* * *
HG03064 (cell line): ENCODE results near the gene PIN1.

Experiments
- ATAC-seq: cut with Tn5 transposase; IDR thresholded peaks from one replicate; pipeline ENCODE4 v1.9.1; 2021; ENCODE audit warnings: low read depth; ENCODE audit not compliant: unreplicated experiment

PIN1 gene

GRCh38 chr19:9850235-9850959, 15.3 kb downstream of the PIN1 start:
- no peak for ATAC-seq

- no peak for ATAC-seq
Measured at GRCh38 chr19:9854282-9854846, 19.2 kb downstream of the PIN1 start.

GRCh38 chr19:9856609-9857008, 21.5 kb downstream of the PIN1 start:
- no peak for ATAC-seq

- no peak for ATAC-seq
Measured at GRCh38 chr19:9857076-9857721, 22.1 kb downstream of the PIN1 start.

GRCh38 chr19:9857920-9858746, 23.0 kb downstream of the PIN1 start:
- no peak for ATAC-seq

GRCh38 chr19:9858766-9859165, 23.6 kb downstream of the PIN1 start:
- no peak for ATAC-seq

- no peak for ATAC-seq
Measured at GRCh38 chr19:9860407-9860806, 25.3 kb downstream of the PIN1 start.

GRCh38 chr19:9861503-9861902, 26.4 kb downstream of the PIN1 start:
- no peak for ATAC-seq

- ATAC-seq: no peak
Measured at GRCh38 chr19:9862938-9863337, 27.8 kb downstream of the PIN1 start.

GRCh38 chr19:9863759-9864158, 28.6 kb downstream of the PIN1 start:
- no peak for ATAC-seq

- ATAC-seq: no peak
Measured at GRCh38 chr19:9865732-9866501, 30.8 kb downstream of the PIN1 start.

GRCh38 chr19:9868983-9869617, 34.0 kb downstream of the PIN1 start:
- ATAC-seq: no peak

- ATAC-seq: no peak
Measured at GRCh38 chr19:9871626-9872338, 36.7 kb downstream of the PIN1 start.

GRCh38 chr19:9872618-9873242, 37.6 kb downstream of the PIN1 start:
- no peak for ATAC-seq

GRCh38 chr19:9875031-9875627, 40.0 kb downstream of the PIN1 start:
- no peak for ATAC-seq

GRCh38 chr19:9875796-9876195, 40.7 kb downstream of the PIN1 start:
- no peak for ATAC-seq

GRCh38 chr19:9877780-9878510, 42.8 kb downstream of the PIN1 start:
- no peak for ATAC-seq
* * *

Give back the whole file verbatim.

HG03064 (cell line): ENCODE results near the gene PIN1.

Experiments
- ATAC-seq: cut with Tn5 transposase; IDR thresholded peaks from one replicate; pipeline ENCODE4 v1.9.1; 2021; ENCODE audit warnings: low read depth; ENCODE audit not compliant: unreplicated experiment

PIN1 gene

GRCh38 chr19:9850235-9850959, 15.3 kb downstream of the PIN1 start:
- no peak for ATAC-seq

- no peak for ATAC-seq
Measured at GRCh38 chr19:9854282-9854846, 19.2 kb downstream of the PIN1 start.

GRCh38 chr19:9856609-9857008, 21.5 kb downstream of the PIN1 start:
- no peak for ATAC-seq

- no peak for ATAC-seq
Measured at GRCh38 chr19:9857076-9857721, 22.1 kb downstream of the PIN1 start.

GRCh38 chr19:9857920-9858746, 23.0 kb downstream of the PIN1 start:
- no peak for ATAC-seq

GRCh38 chr19:9858766-9859165, 23.6 kb downstream of the PIN1 start:
- no peak for ATAC-seq

- no peak for ATAC-seq
Measured at GRCh38 chr19:9860407-9860806, 25.3 kb downstream of the PIN1 start.

GRCh38 chr19:9861503-9861902, 26.4 kb downstream of the PIN1 start:
- no peak for ATAC-seq

- ATAC-seq: no peak
Measured at GRCh38 chr19:9862938-9863337, 27.8 kb downstream of the PIN1 start.

GRCh38 chr19:9863759-9864158, 28.6 kb downstream of the PIN1 start:
- no peak for ATAC-seq

- ATAC-seq: no peak
Measured at GRCh38 chr19:9865732-9866501, 30.8 kb downstream of the PIN1 start.

GRCh38 chr19:9868983-9869617, 34.0 kb downstream of the PIN1 start:
- ATAC-seq: no peak

- ATAC-seq: no peak
Measured at GRCh38 chr19:9871626-9872338, 36.7 kb downstream of the PIN1 start.

GRCh38 chr19:9872618-9873242, 37.6 kb downstream of the PIN1 start:
- no peak for ATAC-seq

GRCh38 chr19:9875031-9875627, 40.0 kb downstream of the PIN1 start:
- no peak for ATAC-seq

GRCh38 chr19:9875796-9876195, 40.7 kb downstream of the PIN1 start:
- no peak for ATAC-seq

GRCh38 chr19:9877780-9878510, 42.8 kb downstream of the PIN1 start:
- no peak for ATAC-seq